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When you get older and life becomes a little more mundane, grasp onto the little things.
In life’s turbulent moments or when we question what is to come, we need to have gratitude for what is. The moment is all we truly have. Not the one we worry about, which is the future moment that hasn’t yet happened (and may never), and not the moment that passed.
We only have this moment, right here, right now. That’s it.
We spend so much time as human beings in two places: the future and the past. If you are like me, you spend a significant amount of time worrying about what is to come and focusing on what already happened. In my lifetime, I have spent little time in the now—in this moment, in the present.
Because of this, I have been missing these moments and losing time, which is something I am determined not to lose—precious time. There is truly so little of it, and wasting time feels like extreme self-sabotage.
I have started coaching myself on being present. It’s not rocket science; it’s not even painful. It just takes conscious effort and the ability to snap out of whatever state you are drifting off in to get back to the present moment. At any given time, I can literally wander in and out of the past and future, focusing on what happened, what I wish went differently, and how much I long for something that is gone. Worrying about something that could happen and, what if it does, and my fight-or-flight kicks into defense mode to help me cope with the preconceived issue my mind made up.
So, I am taking steps whenever this happens, which is often, to shifting my mindset in the right direction. When my mind starts to wander to the “what-ifs” of life, I say a short but well-known mantra, “Be here now.” I then ground myself with something that I love, something that calms and preoccupies me, which is usually my gardens (oh, how I love my beautiful gardens). When my mind starts going in a million directions, grounding saves me. I am good at this.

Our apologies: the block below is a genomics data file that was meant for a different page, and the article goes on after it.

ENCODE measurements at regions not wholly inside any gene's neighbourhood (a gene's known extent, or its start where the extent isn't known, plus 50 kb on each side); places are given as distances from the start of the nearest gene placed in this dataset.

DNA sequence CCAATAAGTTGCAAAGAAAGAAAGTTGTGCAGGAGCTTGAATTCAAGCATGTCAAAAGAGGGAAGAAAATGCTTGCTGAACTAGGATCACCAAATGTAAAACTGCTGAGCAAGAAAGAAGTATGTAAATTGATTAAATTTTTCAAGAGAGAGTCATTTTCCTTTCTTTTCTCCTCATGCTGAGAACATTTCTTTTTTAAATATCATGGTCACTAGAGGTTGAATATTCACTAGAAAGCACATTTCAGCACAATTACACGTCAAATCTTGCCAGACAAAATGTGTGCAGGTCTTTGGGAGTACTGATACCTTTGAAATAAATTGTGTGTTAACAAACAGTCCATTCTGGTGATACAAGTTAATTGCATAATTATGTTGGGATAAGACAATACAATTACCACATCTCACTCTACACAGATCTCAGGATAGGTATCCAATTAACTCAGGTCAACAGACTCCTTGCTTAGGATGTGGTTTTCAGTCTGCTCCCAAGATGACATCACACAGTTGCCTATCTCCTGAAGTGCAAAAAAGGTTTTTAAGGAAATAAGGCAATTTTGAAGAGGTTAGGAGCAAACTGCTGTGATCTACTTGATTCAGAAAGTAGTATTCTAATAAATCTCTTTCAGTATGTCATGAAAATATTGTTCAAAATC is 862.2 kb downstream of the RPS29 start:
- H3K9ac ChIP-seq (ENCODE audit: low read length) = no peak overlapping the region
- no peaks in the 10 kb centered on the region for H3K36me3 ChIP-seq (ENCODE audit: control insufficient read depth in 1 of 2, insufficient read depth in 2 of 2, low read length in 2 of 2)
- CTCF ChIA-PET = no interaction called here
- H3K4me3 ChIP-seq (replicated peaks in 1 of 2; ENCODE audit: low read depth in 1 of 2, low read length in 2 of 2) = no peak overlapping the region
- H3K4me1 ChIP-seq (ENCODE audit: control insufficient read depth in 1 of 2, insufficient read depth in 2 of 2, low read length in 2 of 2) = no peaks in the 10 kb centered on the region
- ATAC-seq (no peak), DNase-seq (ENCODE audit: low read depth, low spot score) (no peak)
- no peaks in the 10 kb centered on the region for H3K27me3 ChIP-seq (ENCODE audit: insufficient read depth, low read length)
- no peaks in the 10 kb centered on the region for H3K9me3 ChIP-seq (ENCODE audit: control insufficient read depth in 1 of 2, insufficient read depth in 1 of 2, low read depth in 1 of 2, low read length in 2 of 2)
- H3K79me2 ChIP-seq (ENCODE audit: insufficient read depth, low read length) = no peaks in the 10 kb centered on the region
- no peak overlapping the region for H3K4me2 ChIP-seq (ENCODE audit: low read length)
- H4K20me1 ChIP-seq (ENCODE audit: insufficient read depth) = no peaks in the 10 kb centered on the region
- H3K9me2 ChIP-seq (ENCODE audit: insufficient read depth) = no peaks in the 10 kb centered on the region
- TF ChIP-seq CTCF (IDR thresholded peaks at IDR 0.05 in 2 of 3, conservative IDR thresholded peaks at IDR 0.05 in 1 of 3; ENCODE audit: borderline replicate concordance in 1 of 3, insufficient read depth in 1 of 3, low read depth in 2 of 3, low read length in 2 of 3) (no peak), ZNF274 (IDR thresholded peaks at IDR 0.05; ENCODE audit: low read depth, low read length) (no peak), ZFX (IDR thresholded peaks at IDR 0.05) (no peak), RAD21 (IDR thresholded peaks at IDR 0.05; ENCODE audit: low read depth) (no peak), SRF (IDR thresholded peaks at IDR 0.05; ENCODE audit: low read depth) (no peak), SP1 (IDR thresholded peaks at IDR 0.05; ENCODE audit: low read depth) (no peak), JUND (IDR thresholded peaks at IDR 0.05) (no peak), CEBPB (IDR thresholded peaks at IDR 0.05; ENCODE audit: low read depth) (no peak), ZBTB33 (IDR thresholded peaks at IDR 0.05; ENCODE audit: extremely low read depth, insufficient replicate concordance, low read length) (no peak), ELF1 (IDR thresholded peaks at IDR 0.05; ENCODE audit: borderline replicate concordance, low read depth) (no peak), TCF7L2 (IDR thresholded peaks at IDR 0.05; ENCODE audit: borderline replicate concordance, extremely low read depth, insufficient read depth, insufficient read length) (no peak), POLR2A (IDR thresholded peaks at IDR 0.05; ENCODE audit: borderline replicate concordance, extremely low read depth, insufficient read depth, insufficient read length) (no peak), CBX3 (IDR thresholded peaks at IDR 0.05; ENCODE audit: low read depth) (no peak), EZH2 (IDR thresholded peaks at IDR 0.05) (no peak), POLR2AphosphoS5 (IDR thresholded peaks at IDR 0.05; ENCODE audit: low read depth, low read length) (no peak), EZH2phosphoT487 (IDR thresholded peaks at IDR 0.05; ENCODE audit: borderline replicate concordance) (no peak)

I have lived with an anxiety disorder my entire life. I recall that, during childhood, anxiety attacks I would be like this big, red ball that seemed to want to roll over me but never did. The anxiety was about that ball being on the edge of rolling over me but, as a child, I couldn’t explain that. I have worked my entire life to figure out how to “cure” this anxiety. Sadly, I discovered that there really is no way to cure it, but there are wonderful and magical ways to “manage” the anxiety.
One way that has worked for me the past four years is grounding. I have written articles about it; it’s a wonderful technique.
People with anxious minds (whether diagnosed with an actual anxiety “disorder” or not) tend to shift from the past to the future, skipping over the present, and they aren’t even conscious of it. It is difficult for those of us with anxious minds to be in the now. Focusing on here takes work and consistency. If you can imagine, it is like a brain rewiring.
I had a cool therapist during my divorce who worked with me on patterns and how to break them. At first, the notion seemed impossible—I had been doing things the same way for as long as I could remember, and changing my pattern seemed almost ridiculous. However, he used an analogy (which I hope I don’t butcher here) that really resonated with me.
He said, “When you go for a walk in the woods, you take a path that is already established. There is no brush in the way, the path is already worn. Many people have taken this path, and it is safe for you because it is known. You know that there is a better way, a shortcut; however, you would have to make the path yourself. You would have to cut down the brush, walk through prickers, mat down the grass, and, over time, establish this path. It is scary, it might even be painful, and it is unknown as to where this path actually leads, even though you know it’s a better one. Once you travel this path consistently for a period of time, it becomes the right path, and you no longer look back to the other worn, well-traveled one, because it no longer serves you.”
And yes, I carved a new path. It did take about four years, but I did it and it was so worth the struggles.
If you carve a new path for yourself, are determined to change your thinking pattern, and look at the world from a different perspective, it will become second nature. You will start to be more present, grounded, mindful, and your perspective will start to shift to one that focuses on the now and all the opportunities that are ahead of you instead of your rearview mirror.
Start cutting that path, today!
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